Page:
Contemporary cardiac imaging in hypertrophic obstructive cardiomyopathy

Cardiology Review® OnlineAugust 2007
Volume 24
Issue 8

Features of hypertrophic obstructive cardiomyopathy (HOCM) include obstruction at the left ventricular outflow tract (caused by a markedly thickened proximal interventricular septum) and systolic anterior motion of the mitral valve. The case discussed here illustrates several classic features of this disease including clinical presentation, diagnostic workup, and noninvasive and invasive management.

Presentation and evaluation

A 42-year-old white male with a history of hypertrophic cardiomyopathy presents as an outpatient with increased fatigue, shortness of breath, and exertional dizziness over the past year. His medical history is significant for hypertrophic cardiomyopathy diagnosed after work up for a murmur in late 1999. Transthoracic echocardiography (TE) at that time demonstrated asymmetric septal hypertrophy (septal wall thickness of 23 mm) and dynamic left ventricular outflow tract (LVOT) gradient of 100 mm Hg. He underwent an uncomplicated alcohol septal ablation in 2000. Due to complex ventricular ectopy in 2002, he underwent a T-wave alternans test, which was negative.

Figure 1 Parasternal long-axis view (a) and apical 4-chamber view (b) demonstrating

asymmetric septal hypertrophy and left ventricular hypertrophy.

View larger sized image.

The increased fatigue, dyspnea, and exertional dizziness have been accompanied by intermittent episodes of nonexertional midsternal chest pain radiating to the left chest and arm. Symptoms occurred twice a week, lasting up to 2 hours a day. Patient medications include atenolol 50 mg and atorvastatin 20 mg daily. Physical examination revealed a II/VI systolic ejection murmur at the right upper sternal border, mildly exacerbated by the Valsalva maneuver.


A repeat TE demonstrates asymmetric septal hypertrophy (septal thickness of 23 mm), mild systolic anterior motion (Figure 1), an ejection fraction of 60%, and a resting LVOT gradient of 12 mm Hg, provoked to 16 mm Hg with amyl nitrate.

Despite initiation of sustained-release verapamil SR 120 mg, the patient's symptoms persisted. The patient subsequently underwent a cardiac adenosine magnetic resonance imaging (MRI) to rule out ischemia and to further characterize the hypertrophic cardiomyopathy. All measurements were performed on a clinical 1.5 T whole-body scanner (Magnetom Sonata, Siemens Medical Solutions, Erlangen, Germany). Adenosine infusion at a constant rate of 140 µg/kg body weight per minute for 3 minutes was performed. Gadolinium-based contrast agent was injected (1 mmol/kg body weight) to obtain perfusion images in the apical, mid, and basal short axis views. Delayed enhancement was implemented to evaluate for infarction, scar, or myocarditis.

Figure 2 Resting short-axis mid-ventricle view with no perfusion defects

(a) and significantly decreased gadolinium uptake in septum during

stress, consistent with ischemia (b).

View larger sized image.

Magnetic resonance imaging demonstrated inducible ischemia in the septum (Figure 2) and inferior apex and heterogeneous delayed enhancements in the basal septum (Figure 3), consistent with prior infarct or scarring. Ejection fraction was 64% with a septal thickness of 27 mm, suggesting persistent hypertrophic cardiomyopathy.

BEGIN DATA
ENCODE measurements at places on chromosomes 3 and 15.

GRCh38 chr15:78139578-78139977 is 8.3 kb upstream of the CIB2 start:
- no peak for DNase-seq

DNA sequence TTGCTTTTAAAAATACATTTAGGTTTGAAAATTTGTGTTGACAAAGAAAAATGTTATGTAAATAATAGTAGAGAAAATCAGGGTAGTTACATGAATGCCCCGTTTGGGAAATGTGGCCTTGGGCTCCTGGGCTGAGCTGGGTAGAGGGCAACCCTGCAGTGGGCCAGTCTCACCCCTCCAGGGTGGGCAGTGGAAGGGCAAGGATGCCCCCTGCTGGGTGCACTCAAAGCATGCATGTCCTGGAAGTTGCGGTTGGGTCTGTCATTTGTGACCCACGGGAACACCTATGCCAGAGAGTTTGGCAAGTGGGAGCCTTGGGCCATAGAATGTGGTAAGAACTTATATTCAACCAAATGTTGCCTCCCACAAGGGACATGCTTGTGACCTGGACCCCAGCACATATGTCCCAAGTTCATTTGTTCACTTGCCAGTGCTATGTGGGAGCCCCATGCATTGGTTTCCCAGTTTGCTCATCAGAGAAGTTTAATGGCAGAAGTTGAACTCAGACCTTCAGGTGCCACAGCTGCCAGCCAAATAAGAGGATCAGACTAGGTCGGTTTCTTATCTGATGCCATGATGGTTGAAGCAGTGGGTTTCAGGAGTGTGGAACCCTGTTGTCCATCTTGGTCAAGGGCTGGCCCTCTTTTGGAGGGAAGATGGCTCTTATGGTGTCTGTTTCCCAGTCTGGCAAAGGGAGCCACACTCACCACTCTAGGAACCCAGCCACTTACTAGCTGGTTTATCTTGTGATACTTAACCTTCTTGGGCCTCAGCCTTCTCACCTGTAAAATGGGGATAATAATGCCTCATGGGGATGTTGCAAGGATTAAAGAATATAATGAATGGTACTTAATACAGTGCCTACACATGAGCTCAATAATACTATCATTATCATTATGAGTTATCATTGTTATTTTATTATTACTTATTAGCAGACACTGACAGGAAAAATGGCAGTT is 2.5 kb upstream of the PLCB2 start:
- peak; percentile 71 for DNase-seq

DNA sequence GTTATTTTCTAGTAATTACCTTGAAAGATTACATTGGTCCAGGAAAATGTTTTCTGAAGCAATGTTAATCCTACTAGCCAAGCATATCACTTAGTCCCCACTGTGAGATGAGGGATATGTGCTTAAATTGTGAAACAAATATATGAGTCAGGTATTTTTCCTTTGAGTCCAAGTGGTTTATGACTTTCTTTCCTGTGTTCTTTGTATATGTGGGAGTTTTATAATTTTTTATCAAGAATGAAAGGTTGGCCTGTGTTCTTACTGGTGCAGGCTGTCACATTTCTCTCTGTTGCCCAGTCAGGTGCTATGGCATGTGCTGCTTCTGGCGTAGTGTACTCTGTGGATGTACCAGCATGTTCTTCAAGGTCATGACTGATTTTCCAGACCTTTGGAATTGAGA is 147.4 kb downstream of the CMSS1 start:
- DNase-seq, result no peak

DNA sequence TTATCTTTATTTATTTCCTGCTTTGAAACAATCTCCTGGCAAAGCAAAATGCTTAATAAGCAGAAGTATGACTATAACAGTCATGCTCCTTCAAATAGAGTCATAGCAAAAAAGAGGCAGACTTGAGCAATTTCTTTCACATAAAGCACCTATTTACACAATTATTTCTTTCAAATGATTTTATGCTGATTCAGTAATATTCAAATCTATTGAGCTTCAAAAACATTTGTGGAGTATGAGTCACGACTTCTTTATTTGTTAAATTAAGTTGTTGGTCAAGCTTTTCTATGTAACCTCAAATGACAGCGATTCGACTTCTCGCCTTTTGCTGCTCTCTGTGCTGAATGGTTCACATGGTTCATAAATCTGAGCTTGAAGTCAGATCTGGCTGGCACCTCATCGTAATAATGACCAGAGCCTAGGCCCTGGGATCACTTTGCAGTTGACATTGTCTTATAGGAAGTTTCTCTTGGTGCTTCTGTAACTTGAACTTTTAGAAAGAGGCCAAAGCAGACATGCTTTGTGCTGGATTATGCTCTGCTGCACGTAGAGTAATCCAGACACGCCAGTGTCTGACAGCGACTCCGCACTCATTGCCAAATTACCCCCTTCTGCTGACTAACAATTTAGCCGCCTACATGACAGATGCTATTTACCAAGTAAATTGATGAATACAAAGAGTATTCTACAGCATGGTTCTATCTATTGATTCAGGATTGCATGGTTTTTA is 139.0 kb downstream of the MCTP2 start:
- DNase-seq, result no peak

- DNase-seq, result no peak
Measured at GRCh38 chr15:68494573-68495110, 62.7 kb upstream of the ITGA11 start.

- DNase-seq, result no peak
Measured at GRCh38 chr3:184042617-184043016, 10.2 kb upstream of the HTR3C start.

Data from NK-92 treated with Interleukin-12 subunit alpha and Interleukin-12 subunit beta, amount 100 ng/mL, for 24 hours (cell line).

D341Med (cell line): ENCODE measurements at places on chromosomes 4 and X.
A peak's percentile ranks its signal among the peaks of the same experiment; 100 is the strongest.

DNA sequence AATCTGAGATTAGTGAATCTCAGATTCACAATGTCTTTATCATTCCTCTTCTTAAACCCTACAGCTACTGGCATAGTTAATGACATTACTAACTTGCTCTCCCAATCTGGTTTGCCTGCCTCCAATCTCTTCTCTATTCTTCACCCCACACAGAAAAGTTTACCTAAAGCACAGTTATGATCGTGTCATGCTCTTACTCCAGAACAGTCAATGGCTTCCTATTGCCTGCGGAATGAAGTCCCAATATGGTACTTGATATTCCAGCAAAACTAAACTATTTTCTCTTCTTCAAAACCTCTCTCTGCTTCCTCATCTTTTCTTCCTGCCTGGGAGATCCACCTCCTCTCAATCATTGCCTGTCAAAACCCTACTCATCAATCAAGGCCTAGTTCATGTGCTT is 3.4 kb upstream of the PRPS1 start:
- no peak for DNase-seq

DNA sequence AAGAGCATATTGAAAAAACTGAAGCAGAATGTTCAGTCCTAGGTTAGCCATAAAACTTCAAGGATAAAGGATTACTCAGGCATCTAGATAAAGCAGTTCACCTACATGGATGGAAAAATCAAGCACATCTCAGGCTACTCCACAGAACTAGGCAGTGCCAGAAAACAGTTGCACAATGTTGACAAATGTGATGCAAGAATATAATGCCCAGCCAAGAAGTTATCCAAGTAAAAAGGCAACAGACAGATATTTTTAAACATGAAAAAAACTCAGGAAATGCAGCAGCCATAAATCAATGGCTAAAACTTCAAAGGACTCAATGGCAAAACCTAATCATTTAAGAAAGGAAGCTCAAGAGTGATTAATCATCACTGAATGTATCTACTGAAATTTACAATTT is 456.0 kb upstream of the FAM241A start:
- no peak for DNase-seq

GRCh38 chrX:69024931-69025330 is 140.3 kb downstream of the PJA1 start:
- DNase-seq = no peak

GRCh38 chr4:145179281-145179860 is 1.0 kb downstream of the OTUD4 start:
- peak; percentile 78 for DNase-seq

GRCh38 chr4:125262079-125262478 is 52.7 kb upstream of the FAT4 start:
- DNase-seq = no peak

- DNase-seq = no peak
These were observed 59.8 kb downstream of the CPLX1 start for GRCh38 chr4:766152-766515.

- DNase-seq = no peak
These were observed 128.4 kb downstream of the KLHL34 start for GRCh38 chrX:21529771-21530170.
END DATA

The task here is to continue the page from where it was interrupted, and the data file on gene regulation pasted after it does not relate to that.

Patient management

Figure 3 Basal short-axis view (a) with delayed enhancement of basal septum (red arrow).

The focal bright area (yellow arrow) is the infarct scar from the prior alcohol ablation. (b)

Apical 4-chamber view. Red arrows show multiple areas of heterogeneous delayed

enhancement of septum.

View larger sized image.

Due to the MRI findings, the patient underwent cardiac catheterization to rule out macrovascular coronary artery disease and evaluate for a repeat alcohol septal ablation. Intraoperative echocardiography performed prior to ablation showed a resting LVOT gradient of 71 mm Hg. Coronary angiogram demonstrated patent vessels with no angiographically significant obstruction.

A temporary transvenous pacer wire was placed prior to alcohol ablation to protect for ablation-related AV block. The fourth septal perforator was wired and balloon inflation was performed in the proximal segment of the vessel (Figure 4). Echocardiographic localization of the anatomy was performed with infusion of Definity (Perflutren Lipid Microsphere, Bristol-Myers-Squibb) through the balloon lumen while visualizing the basal septum with echo. Alcohol (1.5 cc) was infused into the fourth septal perforator via the balloon lumen during balloon inflation.

Figure 4 Wire and 2.0/9 mm Maverick balloon in the proximal segment of the fourth septal perforator artery.

Resting gradient postablation of the fourth septal perforator was 30 mm Hg. The first septal artery was subsequently ablated. Echocardiography images postablation showed normal wall motion except for basal septal hypokinesis. Final postablation resting and provoked gradients were 20 mm Hg and 30 mm Hg, respectively. The patient remained in sinus rhythm with right bundle-branch block at the conclusion of the procedure. He was taken to the coronary care unit for observation in stable condition.


At a 1-month postoperative clinic visit, the patient noted significant improvement in his symptoms and no longer required verapamil. Transthoracic echocardiography demonstrated reduced septal thickness to 15 mm and resting and provoked gradients of 7 and 14 mm Hg, respectively.

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